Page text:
The biggest success story in the hardware world – the 20-to-40 percent gains in hard-drive capacity that manufacturers have achieved each year since the early 1990s – has threatened to end abruptly as engineers run up against a physical limit on the number of individual bits that can fit on a magnetic disk.
Now a new hard-drive technology, “perpendicular magnetic recording,” being rolled out by Toshiba, Hitachi, and some other companies, promises to buy the industry at least a few more years of progress. It will soon allow users of laptops and handhelds to tote around unheard-of amounts of data, while at the same time hastening the demise of “longitudinal” recording, the method used on hard drives since their inception in the 1950s.
In May 2005, Toshiba introduced the first consumer drive incorporating perpendicular magnetic recording: a 1.8-inch, 40-gigabyte drive used in its Gigabeat MP3 player. Now the company is upping the ante with a 2.5-inch drive that holds five times as much data – a full 200 gigabytes. Introduced at this week’s Computex convention in Taipei, Taiwan, the drive is intended for laptop computers, which today typically come with hard drives no larger than 100 gigabytes. Meanwhile, Hitachi unveiled a 2.5-inch, 160-gigabyte drive with perpendicular recording a few weeks earlier, on May 15.
“We’ve been working on perpendicular recording for a very long time,” says John Best, chief technologist at the main laboratory of Hitachi’s Global Storage Technology Division in San Jose, CA. “We saw it as the thing that could keep [hard drive] density moving forward as longitudinal recording was nearing the end of its extendibility.”
On a traditional longitudinal drive, individual bits – clusters of metal grains that encode a 1 if magnetized in one direction, a 0 in the other – are laid down flat on the disk surface. The problem with this approach is that the only way to increase the density of bits on a drive is to make the bits themselves – and the crystalline magnetic grains that make them up – smaller. Below a certain size, however, a grain’s magnetic charge becomes unstable, and can be “flipped” simply by small changes in temperature (a phenomenon called the “superparamagnetic effect”). And if enough grains flip, a 0 might change to a 1 or vice versa, endangering data integrity.
In perpendicular magnetic recording, by contrast, the bits are stacked on end, and therefore can be crammed much more tightly. (For a goofy but entertaining animated cartoon from Hitachi explaining the concept, click here.) That means engineers not only can fit more bits into the same space, but, for a number of technical reasons, can also continue to make bits smaller.
Standing bits on end, for example, requires the use of a soft underlayer; this layer, which guides the magnetic flux from the drive’s read-write head as bits pass below it, makes the head more efficient, which means it can use a stronger magnetic field, which, in turn, means the grains can be made from a magnetically “stronger” material that’s less vulnerable to the superparamagnetic effect.
Perpendicular magnetic recording has been a long time coming – in part, because it involves arranging new materials in tricky new configurations, and in part because manufacturers wanted to test the technology thoroughly before putting it in front of consumers. “When you introduce perpendicular recording there is a fairly significant change in the material structure of the disk,” explains Best. “There’s a soft underlayer which carries the current from the read/write head, and a media layer on top, and when you introduce these materials you have to worry about things like surface roughness and susceptibility to corrosion from humidity. We built over 20,000 drives and put 5,000 of them into extended reliability tests before we even shipped the product. We wanted to make sure it was super-reliable.”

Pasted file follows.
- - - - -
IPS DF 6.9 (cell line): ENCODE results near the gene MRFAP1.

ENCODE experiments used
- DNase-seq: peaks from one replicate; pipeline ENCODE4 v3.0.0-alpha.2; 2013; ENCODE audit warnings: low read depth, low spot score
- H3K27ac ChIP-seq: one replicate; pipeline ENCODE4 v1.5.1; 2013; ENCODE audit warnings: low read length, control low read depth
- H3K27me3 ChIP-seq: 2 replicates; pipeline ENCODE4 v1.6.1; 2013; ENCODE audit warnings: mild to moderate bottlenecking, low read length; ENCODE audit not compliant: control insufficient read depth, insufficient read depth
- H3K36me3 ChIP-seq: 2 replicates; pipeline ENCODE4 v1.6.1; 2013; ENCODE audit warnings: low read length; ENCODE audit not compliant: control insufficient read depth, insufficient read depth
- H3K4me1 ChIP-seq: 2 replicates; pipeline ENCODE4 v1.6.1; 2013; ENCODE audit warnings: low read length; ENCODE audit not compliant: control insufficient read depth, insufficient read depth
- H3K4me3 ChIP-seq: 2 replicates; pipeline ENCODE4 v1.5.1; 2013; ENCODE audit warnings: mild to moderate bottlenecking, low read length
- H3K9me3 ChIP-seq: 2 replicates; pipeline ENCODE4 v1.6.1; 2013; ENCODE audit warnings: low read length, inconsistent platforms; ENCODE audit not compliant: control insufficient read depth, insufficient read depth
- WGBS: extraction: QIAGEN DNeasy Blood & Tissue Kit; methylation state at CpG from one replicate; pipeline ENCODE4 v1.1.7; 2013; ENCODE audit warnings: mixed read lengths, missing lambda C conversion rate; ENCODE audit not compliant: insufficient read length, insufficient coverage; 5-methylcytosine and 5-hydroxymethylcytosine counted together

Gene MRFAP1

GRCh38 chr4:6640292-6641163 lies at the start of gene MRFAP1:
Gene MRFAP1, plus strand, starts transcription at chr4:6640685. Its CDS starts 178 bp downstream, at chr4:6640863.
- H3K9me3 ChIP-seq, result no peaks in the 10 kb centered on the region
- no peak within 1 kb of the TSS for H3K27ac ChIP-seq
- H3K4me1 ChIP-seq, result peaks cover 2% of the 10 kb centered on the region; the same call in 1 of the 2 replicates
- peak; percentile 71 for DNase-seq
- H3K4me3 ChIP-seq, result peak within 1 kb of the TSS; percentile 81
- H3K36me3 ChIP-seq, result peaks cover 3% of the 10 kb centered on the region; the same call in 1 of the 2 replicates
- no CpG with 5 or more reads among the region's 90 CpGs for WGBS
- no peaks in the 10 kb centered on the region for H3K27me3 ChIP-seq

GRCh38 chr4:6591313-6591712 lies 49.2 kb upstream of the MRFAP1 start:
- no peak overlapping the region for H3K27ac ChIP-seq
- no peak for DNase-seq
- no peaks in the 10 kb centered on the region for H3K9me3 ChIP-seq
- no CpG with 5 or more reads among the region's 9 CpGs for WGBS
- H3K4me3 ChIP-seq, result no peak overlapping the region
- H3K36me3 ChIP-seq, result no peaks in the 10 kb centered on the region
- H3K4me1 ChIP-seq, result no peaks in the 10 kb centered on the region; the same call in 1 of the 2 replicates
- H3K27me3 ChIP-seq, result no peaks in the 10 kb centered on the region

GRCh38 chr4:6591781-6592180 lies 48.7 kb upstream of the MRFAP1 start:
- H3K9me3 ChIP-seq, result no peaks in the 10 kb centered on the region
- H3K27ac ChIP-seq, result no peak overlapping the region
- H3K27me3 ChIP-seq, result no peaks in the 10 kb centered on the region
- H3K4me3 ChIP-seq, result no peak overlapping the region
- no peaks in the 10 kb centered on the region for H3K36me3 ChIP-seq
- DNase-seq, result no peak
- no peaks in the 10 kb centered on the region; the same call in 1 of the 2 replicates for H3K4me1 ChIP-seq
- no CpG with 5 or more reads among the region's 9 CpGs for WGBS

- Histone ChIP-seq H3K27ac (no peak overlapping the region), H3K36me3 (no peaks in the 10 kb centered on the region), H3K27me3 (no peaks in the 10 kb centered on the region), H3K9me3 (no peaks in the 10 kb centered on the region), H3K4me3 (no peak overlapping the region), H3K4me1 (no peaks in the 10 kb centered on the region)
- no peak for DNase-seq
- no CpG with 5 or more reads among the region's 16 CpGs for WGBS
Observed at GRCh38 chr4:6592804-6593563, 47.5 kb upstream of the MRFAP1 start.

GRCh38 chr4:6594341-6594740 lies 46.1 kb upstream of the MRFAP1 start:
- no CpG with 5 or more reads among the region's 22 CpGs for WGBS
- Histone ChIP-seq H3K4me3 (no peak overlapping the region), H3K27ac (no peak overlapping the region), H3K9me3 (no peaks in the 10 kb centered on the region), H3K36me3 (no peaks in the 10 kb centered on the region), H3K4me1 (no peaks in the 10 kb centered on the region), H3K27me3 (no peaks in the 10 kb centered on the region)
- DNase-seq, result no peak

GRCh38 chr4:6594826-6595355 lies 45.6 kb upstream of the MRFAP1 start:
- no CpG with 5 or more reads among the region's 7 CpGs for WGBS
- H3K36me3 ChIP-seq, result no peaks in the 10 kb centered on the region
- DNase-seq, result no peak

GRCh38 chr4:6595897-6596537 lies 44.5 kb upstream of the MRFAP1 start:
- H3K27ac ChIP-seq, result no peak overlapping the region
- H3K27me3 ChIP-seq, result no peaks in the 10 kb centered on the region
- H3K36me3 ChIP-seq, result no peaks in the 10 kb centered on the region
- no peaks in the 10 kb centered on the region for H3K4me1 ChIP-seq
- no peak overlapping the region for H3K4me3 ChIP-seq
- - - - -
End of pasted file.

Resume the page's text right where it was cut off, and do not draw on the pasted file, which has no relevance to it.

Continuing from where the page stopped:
“Perpendicular recording is not an easy technology to bring to market,” confirms Maciek Brzeski, vice president of marketing for Toshiba’s Storage Device Division. “All of the prior technological improvements on hard drives have been somewhat incremental. But with perpendicular recording, it’s not a slam dunk. It takes some time and persistence.”
Manufacturers estimate that perpendicular recording will allow them to keep shrinking bits until hard drives reach 500 gigabytes, or perhaps 1,000 gigabytes (one terabyte). Eventually, however, the superparamagnetic effect will come back into play. “It’s just bought us a little bit of time – a few generations of hard drive models – and then we get into the same problem,” says Best. He says Hitachi is already studying “patterned media” –the idea of arranging individual grains in specific patterns to reinforce their magnetic stability–as a way to break the 1-terabyte barrier.
Toshiba will begin mass production of its 2.5-inch drive in August, and expects to see them in high-end consumer laptops in 2007. Hitachi says its 160-gigabyte, 2.5-inch drive will show up in a broader range of laptops; it plans to release a 1.8-inch drive for handheld devices next year.
Auspiciously for manufacturers, the new perpendicular-recording drives are arriving at just the moment when digital video – which consumes large amounts of disk space – is booming. Consumers can now use their computers to download network TV shows from iTunes, YouTube, Google Video, and other sources; to record directly from cable or satellite connections, as TiVo and other digital video recorders do; and to upload video they’ve captured themselves on the newest digital video cams, which can eat up 15 gigabytes of space per hour of video.
“For years we’ve dreamed about the consumer applications starting to provide the growth engine for hard drives, and now it’s actually here,” says Hitachi’s Best. “So it’s a pretty exciting time.”
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